Thursday, January 7, 2010

Big events are not for small... err common people!

If you have come to know about the 2010 Auto Expo recently through newspapers or friends and you get excited about it and want to have a look at the cars over there... then wait! If you take your spouse and kids and head over to Pragati Maidan thinking that you will get down from the metro or your car and you will get a red carpet welcome at Auto Expo then you surely are wandering in the fantasy world. It is far from truth, almost opposite. The probability is when you reach to the ticket booth after much of the struggle, the personnel over there will happily tell you that today is not a day for the regular visitors, it is meant for business people only. You then argue that it is mentioned everywhere that the later half of the day is for regular visitors, to which he politely disagree or plead his ignorance for the same, saying “that is the information we have, sir!”
Ridiculous! I am amazed to see the people who make these events popular(common people) are the ones that are left entirely unattended. I am frustrated because I wasted my whole day in the pursuit of the joy of watching my favourite brands at the Auto Expo and at the end of the day, I was left entirely disappointed.
We, the people with access to medium like internet are considered more informed then others because they can get the information about almost anything that they want, but with our country and society, things are not that straight.
I checked the information about the Auto Expo 2010 well on time on various sites including the official and the sites like It was clearly mentioned that 5th and 6th are the media days (and the media are happy!) while 7th and 8th are half business (from 10am to 3pm) and half regular days (3pm to 7pm). And the tickets are prized at Rs. 500 for business visitors and Rs. 200 for regular visitors. This clearly means that people going on 7th and 8th after 3pm should get the tickets at Rs. 200. But to my great disappointment as to many, the concerned persons at the ticket booths were selling the tickets at Rs.500 only. When asked they said that today is a business day. The most disappointing thing is that there is no one to clarify. There is not contact number on boards, none even on the website. After much surfing, I got a number of one of the organisers (Society of India Automobile Manufacturers) and tried to enquire about it from them but they were unable to help. On one number (011-24647812), I was told that the ticket prices are Rs.1500 for business and 500 for regular! Even I believed her once, then I called other number that she gave when I enquired more (011-23371147) and when I asked on this number to confirm the prices, she put me on hold for a while (no problem at all!) and told me that prices are 500 for business, 200 for regular and 50 for children. Then I asked her why I am unable to get the tickets at Rs.200, to which she said that this is not a ticket counter, I can’t help you on that matter anymore, and she hanged up the phone! Great!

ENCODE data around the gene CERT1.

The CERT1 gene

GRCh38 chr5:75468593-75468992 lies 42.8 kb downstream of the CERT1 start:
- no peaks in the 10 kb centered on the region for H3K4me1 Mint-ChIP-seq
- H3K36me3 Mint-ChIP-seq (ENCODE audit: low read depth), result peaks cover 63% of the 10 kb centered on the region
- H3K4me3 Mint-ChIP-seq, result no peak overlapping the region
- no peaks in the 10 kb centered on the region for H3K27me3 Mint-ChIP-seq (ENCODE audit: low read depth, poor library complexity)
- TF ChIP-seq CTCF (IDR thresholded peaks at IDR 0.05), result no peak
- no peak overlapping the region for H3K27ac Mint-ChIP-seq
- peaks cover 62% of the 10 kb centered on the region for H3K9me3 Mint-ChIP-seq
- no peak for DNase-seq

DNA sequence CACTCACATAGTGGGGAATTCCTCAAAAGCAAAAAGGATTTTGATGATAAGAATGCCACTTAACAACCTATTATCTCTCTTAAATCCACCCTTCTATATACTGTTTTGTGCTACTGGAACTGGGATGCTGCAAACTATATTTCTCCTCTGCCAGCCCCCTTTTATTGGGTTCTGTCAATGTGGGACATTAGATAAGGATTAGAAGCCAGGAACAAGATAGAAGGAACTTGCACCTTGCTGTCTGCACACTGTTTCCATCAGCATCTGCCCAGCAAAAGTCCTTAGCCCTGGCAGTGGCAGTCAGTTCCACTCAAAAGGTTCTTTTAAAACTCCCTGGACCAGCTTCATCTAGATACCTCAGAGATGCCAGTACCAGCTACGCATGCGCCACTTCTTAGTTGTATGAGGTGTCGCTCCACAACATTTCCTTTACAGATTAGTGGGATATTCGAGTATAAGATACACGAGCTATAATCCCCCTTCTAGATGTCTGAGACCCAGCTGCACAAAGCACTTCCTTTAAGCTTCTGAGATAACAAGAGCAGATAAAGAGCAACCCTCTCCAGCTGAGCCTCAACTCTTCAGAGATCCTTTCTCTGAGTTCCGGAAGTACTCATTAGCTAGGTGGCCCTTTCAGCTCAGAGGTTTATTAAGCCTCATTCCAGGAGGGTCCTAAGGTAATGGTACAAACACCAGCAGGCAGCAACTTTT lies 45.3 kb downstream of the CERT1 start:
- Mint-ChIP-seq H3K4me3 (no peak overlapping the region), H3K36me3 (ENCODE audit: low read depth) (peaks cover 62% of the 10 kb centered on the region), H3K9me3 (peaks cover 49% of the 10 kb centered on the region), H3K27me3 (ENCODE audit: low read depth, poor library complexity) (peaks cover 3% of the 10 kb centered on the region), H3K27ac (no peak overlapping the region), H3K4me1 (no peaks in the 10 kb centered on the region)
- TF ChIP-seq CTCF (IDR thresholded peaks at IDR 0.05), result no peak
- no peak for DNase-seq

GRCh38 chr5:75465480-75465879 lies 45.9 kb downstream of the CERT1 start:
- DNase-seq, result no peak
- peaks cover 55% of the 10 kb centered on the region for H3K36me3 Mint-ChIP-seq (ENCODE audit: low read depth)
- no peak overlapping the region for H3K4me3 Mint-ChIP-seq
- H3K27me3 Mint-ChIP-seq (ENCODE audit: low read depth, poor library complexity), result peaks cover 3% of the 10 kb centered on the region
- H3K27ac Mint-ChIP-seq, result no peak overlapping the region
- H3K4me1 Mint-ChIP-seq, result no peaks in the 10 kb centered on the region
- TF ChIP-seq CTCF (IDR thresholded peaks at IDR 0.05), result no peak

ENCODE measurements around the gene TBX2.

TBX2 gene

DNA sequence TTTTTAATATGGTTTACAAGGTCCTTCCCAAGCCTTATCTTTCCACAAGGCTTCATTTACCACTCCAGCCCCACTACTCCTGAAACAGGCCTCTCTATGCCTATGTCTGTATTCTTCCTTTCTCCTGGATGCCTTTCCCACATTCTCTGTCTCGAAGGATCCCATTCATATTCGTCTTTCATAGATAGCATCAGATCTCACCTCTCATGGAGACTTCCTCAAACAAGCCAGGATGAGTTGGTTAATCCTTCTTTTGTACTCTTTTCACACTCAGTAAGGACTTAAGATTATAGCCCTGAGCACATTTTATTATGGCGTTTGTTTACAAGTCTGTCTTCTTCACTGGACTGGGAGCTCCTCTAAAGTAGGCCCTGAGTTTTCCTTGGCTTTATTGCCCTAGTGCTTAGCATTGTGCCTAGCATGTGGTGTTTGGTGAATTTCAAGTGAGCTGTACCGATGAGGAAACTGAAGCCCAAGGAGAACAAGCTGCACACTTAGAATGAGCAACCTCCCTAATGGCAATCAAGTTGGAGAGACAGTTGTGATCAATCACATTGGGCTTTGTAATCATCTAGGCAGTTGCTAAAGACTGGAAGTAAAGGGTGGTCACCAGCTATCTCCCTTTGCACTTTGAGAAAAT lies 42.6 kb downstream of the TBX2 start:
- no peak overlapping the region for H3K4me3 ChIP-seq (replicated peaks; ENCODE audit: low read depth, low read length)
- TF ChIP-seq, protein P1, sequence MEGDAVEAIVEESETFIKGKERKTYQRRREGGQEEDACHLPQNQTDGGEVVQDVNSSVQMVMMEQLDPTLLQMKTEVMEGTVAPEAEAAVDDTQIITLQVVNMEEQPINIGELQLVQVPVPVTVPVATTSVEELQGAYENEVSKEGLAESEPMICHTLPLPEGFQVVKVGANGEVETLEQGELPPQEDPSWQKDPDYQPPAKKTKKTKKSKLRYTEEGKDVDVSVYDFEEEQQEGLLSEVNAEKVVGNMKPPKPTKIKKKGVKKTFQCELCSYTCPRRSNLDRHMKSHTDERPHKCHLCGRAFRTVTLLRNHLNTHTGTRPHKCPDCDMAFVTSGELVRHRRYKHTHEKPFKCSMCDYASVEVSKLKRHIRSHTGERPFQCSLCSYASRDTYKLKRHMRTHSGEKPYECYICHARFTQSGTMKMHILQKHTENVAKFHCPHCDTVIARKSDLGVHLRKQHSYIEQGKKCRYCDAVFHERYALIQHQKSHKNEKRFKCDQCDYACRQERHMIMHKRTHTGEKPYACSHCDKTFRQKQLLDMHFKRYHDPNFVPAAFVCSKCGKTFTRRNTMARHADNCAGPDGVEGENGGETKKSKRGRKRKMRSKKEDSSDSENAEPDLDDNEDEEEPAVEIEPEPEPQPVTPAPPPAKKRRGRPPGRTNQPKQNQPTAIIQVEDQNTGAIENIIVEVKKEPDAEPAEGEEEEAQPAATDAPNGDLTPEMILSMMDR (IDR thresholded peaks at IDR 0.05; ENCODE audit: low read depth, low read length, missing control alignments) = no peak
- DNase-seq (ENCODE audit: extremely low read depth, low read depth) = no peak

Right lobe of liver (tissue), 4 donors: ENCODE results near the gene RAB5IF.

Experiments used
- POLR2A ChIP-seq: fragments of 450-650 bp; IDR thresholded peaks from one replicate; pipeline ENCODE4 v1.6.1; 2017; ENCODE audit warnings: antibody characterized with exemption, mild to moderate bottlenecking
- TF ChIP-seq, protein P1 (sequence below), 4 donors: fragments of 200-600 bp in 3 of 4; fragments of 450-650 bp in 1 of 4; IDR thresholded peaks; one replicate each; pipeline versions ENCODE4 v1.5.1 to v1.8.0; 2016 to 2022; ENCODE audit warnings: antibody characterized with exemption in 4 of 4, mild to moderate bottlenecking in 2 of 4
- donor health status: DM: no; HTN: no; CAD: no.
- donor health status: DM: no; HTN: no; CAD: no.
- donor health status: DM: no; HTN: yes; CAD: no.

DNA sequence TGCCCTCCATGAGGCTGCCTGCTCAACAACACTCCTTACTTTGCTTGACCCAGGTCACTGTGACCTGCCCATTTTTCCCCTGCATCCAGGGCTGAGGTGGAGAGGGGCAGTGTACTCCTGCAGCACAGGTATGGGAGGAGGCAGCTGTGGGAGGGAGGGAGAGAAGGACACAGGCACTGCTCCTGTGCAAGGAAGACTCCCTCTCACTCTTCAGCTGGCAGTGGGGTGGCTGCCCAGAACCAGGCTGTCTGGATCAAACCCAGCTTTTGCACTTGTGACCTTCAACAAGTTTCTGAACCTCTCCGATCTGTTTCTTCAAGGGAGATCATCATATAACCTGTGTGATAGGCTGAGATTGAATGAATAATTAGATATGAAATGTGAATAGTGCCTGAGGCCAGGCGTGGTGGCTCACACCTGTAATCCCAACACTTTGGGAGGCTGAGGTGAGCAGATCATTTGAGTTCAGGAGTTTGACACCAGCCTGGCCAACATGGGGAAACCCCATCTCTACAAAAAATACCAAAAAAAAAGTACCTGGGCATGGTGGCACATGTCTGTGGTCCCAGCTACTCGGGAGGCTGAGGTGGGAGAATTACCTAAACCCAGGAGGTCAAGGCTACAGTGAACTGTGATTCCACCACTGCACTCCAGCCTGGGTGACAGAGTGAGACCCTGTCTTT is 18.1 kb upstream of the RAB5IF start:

It is quite sure that the organisers do not plan such events keeping the regular visitors in mind. How come, otherwise, there is not a single person appointed to solve the queries of the people? Why there is not a single helpline number given, which I believe should be made compulsory for such events.
The irony is that we are fighting for the Right to Information and the basic information is kept away from us! It is not the matter of money entirely, but the matter of giving importance to the common people. I saw, people were coming from far places and they were not getting the tickets! Even I myself went from Rohini, travelling more than an hour in crowded metro and then standing in the queues to get back into metro at Pragati Maidan station. Ticket counters were closed at 5pm (they were supposed to close at that time, but no such information is given on website or any of the boards!) and the people were still coming as the entry was till 7pm. It may not be a failure for the media and media people, who are given special importance and permissions, but for common people it is utter failure. Things like these prove again and again the condition of common men in the country, and I am talking about its capital, Delhi!
Jai hind!

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